The Mother of All P.R. Battles
Not that the blogging universe is exactly crying out for yet another weigh-in on the Cindy Sheehan media circus, but here's mine. Please forgive the lateness of my unsolicited opinion, but I've been lost in my own world these past few weeks, what with pre-baby stuff and whatnot ...
Let me just say this: Despite my own considerable disgust with our Prevaricator in Chief, I don't share the scorn of my pal Token Liberal and so many others who say he should meet with Sheehan, the anti-war protester whose 24-year-old son is among the more than 1,800 U.S.troops killed in Iraq.
While I believe the Iraq War was and is a deadly and tragically unnecessary mistake, I don't see what real-world purpose would be served by Bush sidling down the driveway for a chat with Sheehan. It's a lose-lose proposition for him, and it will neither further the public debate over Iraq policy nor placate a grieving mother. You can sympathize with Cindy Sheehan's pain and passion, but that doesn't justify whatever she wants.
Whether or not she has some crackpot ideas, as the right-wing goon squad purports, is immaterial.
First, no one's mind would be changed by such a meeting. And if the hypothetical discussion between the mother and the mofo were to be private, as it surely would be (assuming, for an instant, it will ever happen), it's assured that Sheehan would characterize Bush's demeanor as cold and uncaring. He would be at the mercies of whatever she said unless cameras were rolling on the actual confrontation, and that scenario would expose the Prez to all sorts of media stunts that he doesn't need to risk.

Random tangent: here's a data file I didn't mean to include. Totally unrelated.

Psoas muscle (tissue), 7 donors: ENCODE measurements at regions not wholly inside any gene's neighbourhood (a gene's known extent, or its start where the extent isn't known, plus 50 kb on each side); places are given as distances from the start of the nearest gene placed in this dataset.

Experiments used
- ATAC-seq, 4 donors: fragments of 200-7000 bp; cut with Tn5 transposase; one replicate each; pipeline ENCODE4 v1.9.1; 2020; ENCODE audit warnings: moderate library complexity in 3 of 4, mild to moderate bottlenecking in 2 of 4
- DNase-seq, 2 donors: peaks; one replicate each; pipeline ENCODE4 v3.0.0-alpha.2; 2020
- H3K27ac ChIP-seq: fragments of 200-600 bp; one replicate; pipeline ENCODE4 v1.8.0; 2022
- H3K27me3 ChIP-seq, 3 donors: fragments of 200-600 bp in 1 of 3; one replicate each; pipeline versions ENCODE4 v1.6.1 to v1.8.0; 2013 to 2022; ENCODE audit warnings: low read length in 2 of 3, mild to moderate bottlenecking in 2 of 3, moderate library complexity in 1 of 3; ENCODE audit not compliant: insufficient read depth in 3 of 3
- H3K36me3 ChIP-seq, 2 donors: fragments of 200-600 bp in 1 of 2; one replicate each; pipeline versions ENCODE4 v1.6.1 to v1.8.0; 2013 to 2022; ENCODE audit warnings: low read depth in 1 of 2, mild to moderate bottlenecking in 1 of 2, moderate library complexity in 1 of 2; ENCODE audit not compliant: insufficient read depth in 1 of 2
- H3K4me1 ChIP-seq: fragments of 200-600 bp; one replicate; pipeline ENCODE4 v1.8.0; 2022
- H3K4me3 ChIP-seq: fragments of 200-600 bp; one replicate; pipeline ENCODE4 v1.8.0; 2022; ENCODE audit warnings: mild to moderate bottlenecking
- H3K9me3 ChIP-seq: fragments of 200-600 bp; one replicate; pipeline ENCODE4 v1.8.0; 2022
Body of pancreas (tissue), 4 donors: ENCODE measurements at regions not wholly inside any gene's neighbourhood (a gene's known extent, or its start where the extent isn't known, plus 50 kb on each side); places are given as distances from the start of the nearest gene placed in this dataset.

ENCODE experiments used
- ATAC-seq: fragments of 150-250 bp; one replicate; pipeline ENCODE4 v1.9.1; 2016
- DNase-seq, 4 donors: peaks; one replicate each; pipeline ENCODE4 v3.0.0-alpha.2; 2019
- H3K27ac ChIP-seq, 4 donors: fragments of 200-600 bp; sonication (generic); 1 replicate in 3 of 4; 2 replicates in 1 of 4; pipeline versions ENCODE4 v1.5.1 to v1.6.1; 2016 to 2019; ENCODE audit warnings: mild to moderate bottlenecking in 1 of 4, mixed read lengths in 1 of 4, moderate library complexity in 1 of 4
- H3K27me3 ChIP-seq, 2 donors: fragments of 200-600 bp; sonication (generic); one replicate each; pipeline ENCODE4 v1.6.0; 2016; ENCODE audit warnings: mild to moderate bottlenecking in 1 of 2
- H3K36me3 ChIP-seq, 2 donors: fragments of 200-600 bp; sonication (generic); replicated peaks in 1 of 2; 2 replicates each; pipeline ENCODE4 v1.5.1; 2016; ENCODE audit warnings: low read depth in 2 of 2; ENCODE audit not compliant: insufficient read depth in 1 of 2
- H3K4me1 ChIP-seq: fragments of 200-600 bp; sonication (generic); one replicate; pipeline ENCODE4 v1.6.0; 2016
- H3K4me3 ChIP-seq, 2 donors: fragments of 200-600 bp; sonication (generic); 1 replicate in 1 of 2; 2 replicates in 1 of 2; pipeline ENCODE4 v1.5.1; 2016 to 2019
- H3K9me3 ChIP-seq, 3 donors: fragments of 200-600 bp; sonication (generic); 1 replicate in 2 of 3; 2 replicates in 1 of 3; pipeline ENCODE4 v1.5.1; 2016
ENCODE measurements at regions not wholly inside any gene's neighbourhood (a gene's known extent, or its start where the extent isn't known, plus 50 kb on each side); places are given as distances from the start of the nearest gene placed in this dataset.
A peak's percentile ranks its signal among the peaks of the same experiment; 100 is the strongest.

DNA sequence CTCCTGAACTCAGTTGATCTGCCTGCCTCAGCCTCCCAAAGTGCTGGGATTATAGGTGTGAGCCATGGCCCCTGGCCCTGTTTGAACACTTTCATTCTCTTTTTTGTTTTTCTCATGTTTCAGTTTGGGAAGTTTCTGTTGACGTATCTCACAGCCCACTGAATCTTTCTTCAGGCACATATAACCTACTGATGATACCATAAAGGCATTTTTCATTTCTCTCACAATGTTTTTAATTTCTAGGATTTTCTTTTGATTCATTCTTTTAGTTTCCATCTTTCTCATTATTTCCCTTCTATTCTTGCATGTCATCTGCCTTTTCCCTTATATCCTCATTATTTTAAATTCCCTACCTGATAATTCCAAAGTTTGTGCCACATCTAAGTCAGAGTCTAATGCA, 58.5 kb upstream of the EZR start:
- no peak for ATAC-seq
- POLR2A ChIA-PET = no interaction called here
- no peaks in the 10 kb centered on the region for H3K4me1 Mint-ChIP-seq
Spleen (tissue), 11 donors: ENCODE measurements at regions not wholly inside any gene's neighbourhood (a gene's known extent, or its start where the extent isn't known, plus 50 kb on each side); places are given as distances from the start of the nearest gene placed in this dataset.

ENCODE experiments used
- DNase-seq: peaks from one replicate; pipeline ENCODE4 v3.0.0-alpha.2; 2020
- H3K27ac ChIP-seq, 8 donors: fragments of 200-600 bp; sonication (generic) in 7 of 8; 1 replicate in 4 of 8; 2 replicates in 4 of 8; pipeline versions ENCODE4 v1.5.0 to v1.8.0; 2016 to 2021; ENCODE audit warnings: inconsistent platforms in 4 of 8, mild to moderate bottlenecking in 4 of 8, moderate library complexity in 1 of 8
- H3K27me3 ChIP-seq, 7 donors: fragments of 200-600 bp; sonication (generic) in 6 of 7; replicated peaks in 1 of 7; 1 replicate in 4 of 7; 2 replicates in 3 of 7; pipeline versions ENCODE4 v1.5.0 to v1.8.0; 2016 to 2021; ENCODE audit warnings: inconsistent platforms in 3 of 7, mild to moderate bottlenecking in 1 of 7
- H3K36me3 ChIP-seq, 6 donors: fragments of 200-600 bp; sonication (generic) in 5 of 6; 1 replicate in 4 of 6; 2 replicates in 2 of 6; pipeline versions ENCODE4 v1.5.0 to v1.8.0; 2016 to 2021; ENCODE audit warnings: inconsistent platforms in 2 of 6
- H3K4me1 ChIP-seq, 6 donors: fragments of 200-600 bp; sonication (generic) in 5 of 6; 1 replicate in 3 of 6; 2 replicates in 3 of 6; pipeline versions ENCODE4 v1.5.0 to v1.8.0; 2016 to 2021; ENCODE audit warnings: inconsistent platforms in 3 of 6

As arrogant and detestable as Christopher Hitchens is, I'll concede his assessment of the Sheehan demand is on the money:
"Any citizen has the right to petition the president for redress of grievance, or for that matter to insult him to his face. But the potential number of such people is very large, and you don't have the right to cut in line by having so much free time that you can set up camp near his drive. Then there is the question of civilian control over the military, which is an authority that one could indeed say should be absolute. The military and its relatives have no extra claim on the chief executive's ear. Indeed, it might be said that they have less claim than the rest of us, since they have voluntarily sworn an oath to obey and carry out orders."
Finally, a strange precedent would be set, one in which the president of the United States, a guy ostensibly saddled with the busiest schedule and greatest burdens in the free world, must personally hear out the complaints of every fallen soldier's kin.
OK, granted, it's not as if he seems to be that busy, what with clearing brush on his ranch (Crawford, Texas, apparently has an endless supply of photo-op brush), but y'know, there's always the possibility that vacation will end and then Dumbya will have to get back to work, and pronto.
There are a lot of serious questions to ponder with Iraq -- such as an exit strategy, for one -- but the Cindy Sheehan spectacle isn't worth the ink.